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Taking It All In

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Taking It All In

I can count on one hand the times Max has complained about not being able to eat something because of his food allergies. It’s easy to take advantage of his good attitude and assume he is unaffected, but I was reminded again this week how he is taking it all in.
The concession stand at our neighborhood pool sells a number of items that are off limits to him. Claire, who is all about fairness, never asks for what he cannot have. For the most part, when I give them money, I encourage them to buy either a frozen slush or a frozen lemonade, both of which — while not that nutritious — are somewhat hydrating, or at least that is how I rationalize it in my mind.
One of their good friends loves soft pretzels. After a few shared snack times, Max asked about whether they were safe for him. It wasn’t a casual question tossed out before ordering or on the way home from the pool. It was a careful question asked at the end of the day after story time and before sleep. Nonetheless I gave him a pretty casual answer. We are the pool a lot. I have seen the lifeguards take the box from the freezer. I knew the brand was safe, but I also suspected they coated the pretzels with butter before serving them. Since Max isn’t the biggest fan of hard pretzels, I suggested to him that we try them at home first. If he liked them, then we could see about the possibility of getting one without the butter at the pool.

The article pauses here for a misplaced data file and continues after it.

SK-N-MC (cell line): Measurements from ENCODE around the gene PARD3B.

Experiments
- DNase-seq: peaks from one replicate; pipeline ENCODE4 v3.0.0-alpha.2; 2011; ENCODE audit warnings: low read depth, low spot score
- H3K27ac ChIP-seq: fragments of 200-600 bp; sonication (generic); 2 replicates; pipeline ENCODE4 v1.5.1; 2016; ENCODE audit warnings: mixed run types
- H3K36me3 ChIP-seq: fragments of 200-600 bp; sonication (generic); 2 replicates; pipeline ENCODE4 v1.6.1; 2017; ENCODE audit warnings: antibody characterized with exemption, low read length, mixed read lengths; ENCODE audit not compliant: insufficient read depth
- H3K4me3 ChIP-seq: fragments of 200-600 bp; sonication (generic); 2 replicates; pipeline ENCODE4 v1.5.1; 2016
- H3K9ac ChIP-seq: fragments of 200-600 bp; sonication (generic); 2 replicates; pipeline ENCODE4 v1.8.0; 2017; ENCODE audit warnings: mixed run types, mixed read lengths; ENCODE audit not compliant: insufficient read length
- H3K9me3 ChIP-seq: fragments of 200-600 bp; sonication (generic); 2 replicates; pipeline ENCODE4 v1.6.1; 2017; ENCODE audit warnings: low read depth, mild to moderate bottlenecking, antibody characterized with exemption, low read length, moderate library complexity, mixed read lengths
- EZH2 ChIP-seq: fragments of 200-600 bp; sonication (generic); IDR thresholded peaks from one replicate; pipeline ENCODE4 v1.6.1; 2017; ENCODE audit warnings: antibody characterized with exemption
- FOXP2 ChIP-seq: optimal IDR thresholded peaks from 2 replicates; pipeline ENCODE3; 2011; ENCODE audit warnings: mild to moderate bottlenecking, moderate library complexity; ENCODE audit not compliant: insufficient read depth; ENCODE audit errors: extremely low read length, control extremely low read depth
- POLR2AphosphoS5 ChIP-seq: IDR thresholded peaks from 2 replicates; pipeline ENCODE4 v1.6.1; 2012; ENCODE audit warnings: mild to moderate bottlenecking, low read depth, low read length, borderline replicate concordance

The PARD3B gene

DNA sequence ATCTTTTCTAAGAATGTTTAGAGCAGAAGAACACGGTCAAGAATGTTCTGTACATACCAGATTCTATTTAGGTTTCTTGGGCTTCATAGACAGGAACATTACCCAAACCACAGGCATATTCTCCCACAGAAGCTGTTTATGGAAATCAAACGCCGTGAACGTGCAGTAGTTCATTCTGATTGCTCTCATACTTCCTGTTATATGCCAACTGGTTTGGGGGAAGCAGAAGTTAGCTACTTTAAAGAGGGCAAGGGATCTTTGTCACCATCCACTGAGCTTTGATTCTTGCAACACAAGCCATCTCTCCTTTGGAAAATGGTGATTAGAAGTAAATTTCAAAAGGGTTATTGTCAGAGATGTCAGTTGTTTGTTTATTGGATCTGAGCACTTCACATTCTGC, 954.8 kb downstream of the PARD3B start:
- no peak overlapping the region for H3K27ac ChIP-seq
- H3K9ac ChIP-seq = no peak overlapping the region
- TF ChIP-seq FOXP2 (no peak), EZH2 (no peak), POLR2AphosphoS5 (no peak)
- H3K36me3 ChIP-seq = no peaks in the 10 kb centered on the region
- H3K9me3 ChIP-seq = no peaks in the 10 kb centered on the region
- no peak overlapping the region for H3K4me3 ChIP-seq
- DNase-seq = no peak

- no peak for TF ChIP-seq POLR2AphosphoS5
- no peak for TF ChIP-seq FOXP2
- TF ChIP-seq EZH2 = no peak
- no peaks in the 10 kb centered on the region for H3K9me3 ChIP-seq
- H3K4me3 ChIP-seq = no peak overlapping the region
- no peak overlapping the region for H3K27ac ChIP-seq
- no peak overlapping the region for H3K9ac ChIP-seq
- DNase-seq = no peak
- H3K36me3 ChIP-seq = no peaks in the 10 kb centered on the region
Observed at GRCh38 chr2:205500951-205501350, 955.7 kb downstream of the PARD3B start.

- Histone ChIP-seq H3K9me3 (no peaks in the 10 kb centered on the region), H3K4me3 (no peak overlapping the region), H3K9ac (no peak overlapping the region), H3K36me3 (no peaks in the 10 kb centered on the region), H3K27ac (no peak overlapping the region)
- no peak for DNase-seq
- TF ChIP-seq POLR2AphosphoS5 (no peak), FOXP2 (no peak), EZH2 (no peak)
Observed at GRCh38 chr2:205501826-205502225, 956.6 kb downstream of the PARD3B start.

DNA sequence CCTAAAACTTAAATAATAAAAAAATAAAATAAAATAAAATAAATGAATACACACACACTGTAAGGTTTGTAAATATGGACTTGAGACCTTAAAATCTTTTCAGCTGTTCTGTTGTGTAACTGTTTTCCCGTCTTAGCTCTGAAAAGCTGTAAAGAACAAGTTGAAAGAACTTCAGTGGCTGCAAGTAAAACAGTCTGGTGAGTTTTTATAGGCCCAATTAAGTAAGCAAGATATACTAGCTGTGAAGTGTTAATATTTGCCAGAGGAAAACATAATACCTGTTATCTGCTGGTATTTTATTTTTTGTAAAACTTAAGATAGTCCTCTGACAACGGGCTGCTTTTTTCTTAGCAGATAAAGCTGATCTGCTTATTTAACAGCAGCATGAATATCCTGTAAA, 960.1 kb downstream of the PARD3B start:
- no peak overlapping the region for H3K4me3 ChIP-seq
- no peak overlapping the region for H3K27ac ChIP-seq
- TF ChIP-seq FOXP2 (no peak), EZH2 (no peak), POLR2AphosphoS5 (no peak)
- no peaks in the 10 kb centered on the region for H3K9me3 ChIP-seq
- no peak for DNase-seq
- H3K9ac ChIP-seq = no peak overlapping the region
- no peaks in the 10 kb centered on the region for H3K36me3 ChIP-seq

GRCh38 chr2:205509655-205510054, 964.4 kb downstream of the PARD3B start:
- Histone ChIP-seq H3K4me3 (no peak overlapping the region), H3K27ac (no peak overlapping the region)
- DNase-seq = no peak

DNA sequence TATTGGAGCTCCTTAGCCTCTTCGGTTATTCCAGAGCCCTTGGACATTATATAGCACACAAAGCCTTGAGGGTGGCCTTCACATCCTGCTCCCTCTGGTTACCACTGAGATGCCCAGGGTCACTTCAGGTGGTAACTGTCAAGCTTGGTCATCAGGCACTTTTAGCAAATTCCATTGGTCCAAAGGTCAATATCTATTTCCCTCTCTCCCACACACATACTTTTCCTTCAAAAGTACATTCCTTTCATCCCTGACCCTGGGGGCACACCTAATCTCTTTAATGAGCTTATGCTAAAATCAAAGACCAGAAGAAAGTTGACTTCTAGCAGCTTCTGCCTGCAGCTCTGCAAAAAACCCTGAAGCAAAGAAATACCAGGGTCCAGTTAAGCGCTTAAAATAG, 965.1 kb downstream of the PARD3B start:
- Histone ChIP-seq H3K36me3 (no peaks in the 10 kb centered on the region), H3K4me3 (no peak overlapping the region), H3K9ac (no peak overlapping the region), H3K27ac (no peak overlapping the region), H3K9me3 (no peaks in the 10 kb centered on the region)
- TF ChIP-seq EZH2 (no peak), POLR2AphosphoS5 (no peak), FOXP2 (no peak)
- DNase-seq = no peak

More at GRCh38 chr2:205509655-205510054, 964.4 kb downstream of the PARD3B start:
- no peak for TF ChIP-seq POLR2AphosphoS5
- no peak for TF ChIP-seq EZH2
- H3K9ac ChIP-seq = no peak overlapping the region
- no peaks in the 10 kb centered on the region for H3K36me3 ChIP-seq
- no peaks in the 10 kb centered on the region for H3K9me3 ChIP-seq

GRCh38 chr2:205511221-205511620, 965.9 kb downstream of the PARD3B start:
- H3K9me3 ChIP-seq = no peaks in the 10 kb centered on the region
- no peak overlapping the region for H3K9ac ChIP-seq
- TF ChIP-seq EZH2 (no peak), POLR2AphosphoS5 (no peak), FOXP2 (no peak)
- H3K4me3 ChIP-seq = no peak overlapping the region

A couple of days later at snack time we brought out the box of pretzels. Max immediately noticed they were smaller than the ones at the pool. Claire and I weren’t sure (turns out they were), and we went about following the instructions to coat them with salt and bake them in the oven. They both liked them. The next day we had three remaining. This time we mixed up some cinnamon sugar (which is the other option at the pool), sprinkled and made another batch.
I asked them which they liked better. Claire immediately said “salt.” Max said he wasn’t sure. I teased him, “Who should I ask to find out then?” He said,”Well, at the pool they put the salt and cinnamon sugar on after they are heated.” He thought this could affect the taste. I asked him how he knew this about the pool ones. He said “I’ve watched.”
It turns out he knew a fair amount about all the menu items at the concession stand, including more than anyone should about the different rainbow-colored wrappers the ice cream treats come packaged in. Oh my gosh. I think it must be so hard to watch things like that and know it’s not safe for you to eat. Then again he’s never known anything different. He wasn’t complaining. He was just answering my question.
Still, you can be sure I decided he needed to try the pretzels at the pool. I told him we would pick a non-busy time and ask one of the lifeguards (preferably a friendly one he sort of knew) if they would make him one without the dairy. He and Claire have been taking refresher swimming lessons (although it’s mostly diving they are working on) for a few weeks. There is only one other kid enrolled in their group, and they often have three lifeguards teaching the lessons, which means they get a lot of personalized attention. Theirs is the last lesson on Saturday mornings before the pool opens. We decided first thing after the lesson, as the pool opens but the teacher lifeguards were still there, would be the time to try out the pretzels.